Grant, who now lives in Long Beach, went to a second counselor, who reported the alleged attacks.
"That's when I got a call from the Anaheim Police Department," she says. "Had it not been for the police calling me, I don't know how long I would have waited before reporting the incidents."
Still, dealing with it was difficult. Other victims were coming forward, but Grant did not know that.
"There was no Internet then, no news stories," she says. "I thought the church would be able to isolate me and brush me under the rug."
She suffered from guilt.
"It was like the church was looking down on me and that I had been disobedient," she says.
On the day in 1991 when Lenihan was identified by the Orange County Register as a molester, Grant received a call from the Los Angeles Times, which was also doing a story.
"I thought I was in trouble," she says. "That's where my mind-set was. Even after all those years, I was feeling guilty.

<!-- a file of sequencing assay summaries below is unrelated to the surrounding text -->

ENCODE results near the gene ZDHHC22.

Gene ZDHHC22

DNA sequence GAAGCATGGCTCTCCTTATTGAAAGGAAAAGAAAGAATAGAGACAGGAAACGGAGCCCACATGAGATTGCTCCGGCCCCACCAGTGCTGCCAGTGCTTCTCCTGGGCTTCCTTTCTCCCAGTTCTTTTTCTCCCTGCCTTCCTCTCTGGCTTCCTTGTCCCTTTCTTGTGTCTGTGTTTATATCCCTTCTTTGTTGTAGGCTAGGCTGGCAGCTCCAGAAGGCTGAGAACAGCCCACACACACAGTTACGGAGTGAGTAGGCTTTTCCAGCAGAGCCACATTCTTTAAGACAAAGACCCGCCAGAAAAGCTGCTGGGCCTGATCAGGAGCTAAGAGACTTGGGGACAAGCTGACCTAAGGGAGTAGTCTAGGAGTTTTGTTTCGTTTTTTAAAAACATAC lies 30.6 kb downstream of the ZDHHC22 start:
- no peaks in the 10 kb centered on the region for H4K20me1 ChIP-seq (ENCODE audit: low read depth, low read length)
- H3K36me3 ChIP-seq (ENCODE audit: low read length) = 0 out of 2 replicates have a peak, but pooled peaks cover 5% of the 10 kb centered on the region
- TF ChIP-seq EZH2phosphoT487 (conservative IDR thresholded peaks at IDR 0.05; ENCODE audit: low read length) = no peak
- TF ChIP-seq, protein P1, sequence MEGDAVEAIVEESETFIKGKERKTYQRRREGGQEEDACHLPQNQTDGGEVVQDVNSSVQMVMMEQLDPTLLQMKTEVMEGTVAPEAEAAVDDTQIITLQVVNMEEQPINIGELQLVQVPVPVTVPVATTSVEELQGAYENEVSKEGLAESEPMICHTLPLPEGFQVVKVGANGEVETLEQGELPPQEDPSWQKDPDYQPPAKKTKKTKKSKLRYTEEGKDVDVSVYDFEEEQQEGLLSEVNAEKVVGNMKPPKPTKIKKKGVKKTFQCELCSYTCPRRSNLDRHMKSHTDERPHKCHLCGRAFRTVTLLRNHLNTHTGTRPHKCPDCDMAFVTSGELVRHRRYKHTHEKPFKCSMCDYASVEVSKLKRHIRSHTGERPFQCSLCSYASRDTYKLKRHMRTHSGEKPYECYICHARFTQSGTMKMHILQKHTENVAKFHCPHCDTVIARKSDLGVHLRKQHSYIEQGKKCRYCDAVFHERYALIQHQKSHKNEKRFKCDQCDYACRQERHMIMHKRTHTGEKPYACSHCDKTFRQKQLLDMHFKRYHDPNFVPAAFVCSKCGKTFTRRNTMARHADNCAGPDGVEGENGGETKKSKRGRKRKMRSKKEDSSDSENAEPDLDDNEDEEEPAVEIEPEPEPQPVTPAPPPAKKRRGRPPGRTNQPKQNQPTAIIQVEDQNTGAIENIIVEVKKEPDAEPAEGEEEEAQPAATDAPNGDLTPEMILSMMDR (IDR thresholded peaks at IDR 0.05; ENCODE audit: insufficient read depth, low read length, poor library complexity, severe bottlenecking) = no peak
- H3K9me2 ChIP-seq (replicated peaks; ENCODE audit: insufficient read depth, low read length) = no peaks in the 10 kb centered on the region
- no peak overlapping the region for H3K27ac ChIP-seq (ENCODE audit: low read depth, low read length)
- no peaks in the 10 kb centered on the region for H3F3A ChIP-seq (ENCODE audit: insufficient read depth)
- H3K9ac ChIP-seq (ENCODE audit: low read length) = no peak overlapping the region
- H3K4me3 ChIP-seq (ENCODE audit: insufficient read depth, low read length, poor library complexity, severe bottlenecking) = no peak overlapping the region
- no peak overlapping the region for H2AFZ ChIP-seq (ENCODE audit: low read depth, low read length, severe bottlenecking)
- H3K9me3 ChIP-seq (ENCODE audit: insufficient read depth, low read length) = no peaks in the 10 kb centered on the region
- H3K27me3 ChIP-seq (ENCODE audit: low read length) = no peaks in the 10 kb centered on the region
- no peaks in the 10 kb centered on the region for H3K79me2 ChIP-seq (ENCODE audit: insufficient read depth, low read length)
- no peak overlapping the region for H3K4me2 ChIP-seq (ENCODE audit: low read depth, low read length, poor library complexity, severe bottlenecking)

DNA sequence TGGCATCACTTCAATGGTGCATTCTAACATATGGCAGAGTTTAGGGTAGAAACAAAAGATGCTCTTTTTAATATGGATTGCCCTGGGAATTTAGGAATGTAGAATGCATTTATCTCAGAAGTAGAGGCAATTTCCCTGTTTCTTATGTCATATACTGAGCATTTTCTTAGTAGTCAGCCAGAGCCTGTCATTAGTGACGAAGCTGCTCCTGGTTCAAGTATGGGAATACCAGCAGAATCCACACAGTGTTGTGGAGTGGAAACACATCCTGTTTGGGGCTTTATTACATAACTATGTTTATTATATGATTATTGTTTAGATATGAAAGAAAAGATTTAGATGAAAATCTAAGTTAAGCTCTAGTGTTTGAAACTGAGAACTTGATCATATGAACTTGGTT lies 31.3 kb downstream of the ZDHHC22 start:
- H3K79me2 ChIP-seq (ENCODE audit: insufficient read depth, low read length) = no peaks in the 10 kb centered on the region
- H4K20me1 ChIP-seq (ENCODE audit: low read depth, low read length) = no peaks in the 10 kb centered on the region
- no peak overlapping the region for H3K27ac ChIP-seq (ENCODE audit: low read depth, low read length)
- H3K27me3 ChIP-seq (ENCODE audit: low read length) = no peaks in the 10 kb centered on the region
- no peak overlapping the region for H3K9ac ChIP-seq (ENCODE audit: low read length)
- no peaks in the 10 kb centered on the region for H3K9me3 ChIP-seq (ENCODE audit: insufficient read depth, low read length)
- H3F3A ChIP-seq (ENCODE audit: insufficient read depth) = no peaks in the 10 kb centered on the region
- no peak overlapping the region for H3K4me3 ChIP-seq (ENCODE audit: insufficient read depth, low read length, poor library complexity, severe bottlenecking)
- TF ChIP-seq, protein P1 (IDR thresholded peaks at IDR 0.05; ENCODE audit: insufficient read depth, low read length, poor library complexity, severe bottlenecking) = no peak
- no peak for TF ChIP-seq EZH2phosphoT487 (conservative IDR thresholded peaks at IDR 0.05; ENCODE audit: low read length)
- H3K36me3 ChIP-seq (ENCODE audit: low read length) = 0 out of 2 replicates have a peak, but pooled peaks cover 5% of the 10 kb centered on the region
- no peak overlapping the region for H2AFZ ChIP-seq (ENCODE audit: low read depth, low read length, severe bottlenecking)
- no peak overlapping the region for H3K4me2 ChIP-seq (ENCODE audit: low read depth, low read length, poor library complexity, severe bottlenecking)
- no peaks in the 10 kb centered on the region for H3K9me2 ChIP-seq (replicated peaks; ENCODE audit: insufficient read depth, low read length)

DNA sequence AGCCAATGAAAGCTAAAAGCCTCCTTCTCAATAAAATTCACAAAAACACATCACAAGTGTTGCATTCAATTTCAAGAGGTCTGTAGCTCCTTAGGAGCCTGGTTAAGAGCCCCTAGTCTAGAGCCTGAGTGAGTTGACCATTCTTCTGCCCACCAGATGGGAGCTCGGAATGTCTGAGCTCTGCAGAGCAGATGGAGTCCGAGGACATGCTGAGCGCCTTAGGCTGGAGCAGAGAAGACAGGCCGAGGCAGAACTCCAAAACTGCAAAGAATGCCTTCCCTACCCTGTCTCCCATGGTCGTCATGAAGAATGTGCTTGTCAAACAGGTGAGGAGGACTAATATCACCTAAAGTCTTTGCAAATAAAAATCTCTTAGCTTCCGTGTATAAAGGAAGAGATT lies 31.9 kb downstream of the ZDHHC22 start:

"Church officials and parishioners immediately rallied around Lenihan, and criticized me for reporting the abuse to the newspaper. I was mortified and crushed that church officials and Catholics with whom I had grown up could care less about protecting kids from child predators."
Tamberg, the Archdiocesan spokesman, says the church's approach to abuse reports has changed.
"Under Cardinal Mahony's leadership, the archdiocese has trained more than 26,000 parents, priests, teachers and employees in abuse prevention. (It has) fingerprinted and background-checked all priests, employees and volunteers who supervise children, established a 'good touch, bad touch' program for our young people, and established a lay board that includes abuse victims to deliberate all cases of clergy misconduct."
Strength in numbers
More than two years after Grant says Lenihan had been recorded, Grant met in St. Louis with other victims .
"There were only a handful of us at that time, and the church was telling each of us that we were the only one," she says. "But I came back to California and found two more victims. We met for lunch and within an hour we had told our stories. We couldn't believe how validating it was to find out that it was not our fault."
That and the St. Louis meeting marked the start of SNAP.
I pose a question to Grant: Why does she think Law was pressured to step down in Boston while in L.A., where the cases may prove to be even more numerous, Mahony has been able to hold his position?